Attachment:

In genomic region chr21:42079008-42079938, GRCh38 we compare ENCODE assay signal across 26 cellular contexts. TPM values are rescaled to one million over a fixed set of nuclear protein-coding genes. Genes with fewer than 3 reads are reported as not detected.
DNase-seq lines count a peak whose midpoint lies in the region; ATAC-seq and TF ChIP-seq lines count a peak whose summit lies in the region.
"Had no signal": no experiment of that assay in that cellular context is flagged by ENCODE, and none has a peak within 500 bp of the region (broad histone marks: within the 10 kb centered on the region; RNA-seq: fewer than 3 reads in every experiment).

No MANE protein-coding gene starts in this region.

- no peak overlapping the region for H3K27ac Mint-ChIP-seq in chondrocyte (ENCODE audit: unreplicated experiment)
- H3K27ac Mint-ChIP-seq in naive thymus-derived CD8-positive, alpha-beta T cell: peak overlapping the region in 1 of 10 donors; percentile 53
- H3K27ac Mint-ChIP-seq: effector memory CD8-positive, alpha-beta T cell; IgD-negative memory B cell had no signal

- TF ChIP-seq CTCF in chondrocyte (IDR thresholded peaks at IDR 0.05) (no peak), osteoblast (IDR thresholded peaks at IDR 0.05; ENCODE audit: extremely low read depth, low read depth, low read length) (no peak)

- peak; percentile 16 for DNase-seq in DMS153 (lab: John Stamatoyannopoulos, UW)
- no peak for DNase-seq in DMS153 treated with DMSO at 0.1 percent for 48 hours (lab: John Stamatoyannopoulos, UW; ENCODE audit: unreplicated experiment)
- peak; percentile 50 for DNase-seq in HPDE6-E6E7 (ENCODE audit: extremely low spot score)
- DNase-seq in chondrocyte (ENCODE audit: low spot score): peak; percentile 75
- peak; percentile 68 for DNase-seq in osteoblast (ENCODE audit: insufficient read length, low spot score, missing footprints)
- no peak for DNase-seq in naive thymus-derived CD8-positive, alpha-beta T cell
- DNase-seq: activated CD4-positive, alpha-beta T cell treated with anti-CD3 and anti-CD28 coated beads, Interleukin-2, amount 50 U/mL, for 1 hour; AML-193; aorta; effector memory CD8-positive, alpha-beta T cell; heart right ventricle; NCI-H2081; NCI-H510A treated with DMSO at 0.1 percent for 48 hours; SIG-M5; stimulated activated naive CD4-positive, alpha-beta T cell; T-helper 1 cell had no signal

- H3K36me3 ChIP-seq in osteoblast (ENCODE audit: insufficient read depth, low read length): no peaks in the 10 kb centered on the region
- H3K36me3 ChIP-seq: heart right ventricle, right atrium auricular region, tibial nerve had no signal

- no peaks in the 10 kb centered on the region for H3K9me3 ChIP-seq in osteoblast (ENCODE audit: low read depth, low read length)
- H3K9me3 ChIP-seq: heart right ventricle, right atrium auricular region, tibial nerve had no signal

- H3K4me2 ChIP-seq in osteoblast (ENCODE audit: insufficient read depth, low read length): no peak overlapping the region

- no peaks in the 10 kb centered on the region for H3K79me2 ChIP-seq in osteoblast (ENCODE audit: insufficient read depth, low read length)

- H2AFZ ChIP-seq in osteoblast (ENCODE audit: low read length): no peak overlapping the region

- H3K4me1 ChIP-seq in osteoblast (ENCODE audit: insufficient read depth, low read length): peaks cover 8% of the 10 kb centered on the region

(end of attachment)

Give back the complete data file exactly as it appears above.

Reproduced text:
In genomic region chr21:42079008-42079938, GRCh38 we compare ENCODE assay signal across 26 cellular contexts. TPM values are rescaled to one million over a fixed set of nuclear protein-coding genes. Genes with fewer than 3 reads are reported as not detected.
DNase-seq lines count a peak whose midpoint lies in the region; ATAC-seq and TF ChIP-seq lines count a peak whose summit lies in the region.
"Had no signal": no experiment of that assay in that cellular context is flagged by ENCODE, and none has a peak within 500 bp of the region (broad histone marks: within the 10 kb centered on the region; RNA-seq: fewer than 3 reads in every experiment).

No MANE protein-coding gene starts in this region.

- no peak overlapping the region for H3K27ac Mint-ChIP-seq in chondrocyte (ENCODE audit: unreplicated experiment)
- H3K27ac Mint-ChIP-seq in naive thymus-derived CD8-positive, alpha-beta T cell: peak overlapping the region in 1 of 10 donors; percentile 53
- H3K27ac Mint-ChIP-seq: effector memory CD8-positive, alpha-beta T cell; IgD-negative memory B cell had no signal

- TF ChIP-seq CTCF in chondrocyte (IDR thresholded peaks at IDR 0.05) (no peak), osteoblast (IDR thresholded peaks at IDR 0.05; ENCODE audit: extremely low read depth, low read depth, low read length) (no peak)

- peak; percentile 16 for DNase-seq in DMS153 (lab: John Stamatoyannopoulos, UW)
- no peak for DNase-seq in DMS153 treated with DMSO at 0.1 percent for 48 hours (lab: John Stamatoyannopoulos, UW; ENCODE audit: unreplicated experiment)
- peak; percentile 50 for DNase-seq in HPDE6-E6E7 (ENCODE audit: extremely low spot score)
- DNase-seq in chondrocyte (ENCODE audit: low spot score): peak; percentile 75
- peak; percentile 68 for DNase-seq in osteoblast (ENCODE audit: insufficient read length, low spot score, missing footprints)
- no peak for DNase-seq in naive thymus-derived CD8-positive, alpha-beta T cell
- DNase-seq: activated CD4-positive, alpha-beta T cell treated with anti-CD3 and anti-CD28 coated beads, Interleukin-2, amount 50 U/mL, for 1 hour; AML-193; aorta; effector memory CD8-positive, alpha-beta T cell; heart right ventricle; NCI-H2081; NCI-H510A treated with DMSO at 0.1 percent for 48 hours; SIG-M5; stimulated activated naive CD4-positive, alpha-beta T cell; T-helper 1 cell had no signal

- H3K36me3 ChIP-seq in osteoblast (ENCODE audit: insufficient read depth, low read length): no peaks in the 10 kb centered on the region
- H3K36me3 ChIP-seq: heart right ventricle, right atrium auricular region, tibial nerve had no signal

- no peaks in the 10 kb centered on the region for H3K9me3 ChIP-seq in osteoblast (ENCODE audit: low read depth, low read length)
- H3K9me3 ChIP-seq: heart right ventricle, right atrium auricular region, tibial nerve had no signal

- H3K4me2 ChIP-seq in osteoblast (ENCODE audit: insufficient read depth, low read length): no peak overlapping the region

- no peaks in the 10 kb centered on the region for H3K79me2 ChIP-seq in osteoblast (ENCODE audit: insufficient read depth, low read length)

- H2AFZ ChIP-seq in osteoblast (ENCODE audit: low read length): no peak overlapping the region

- H3K4me1 ChIP-seq in osteoblast (ENCODE audit: insufficient read depth, low read length): peaks cover 8% of the 10 kb centered on the region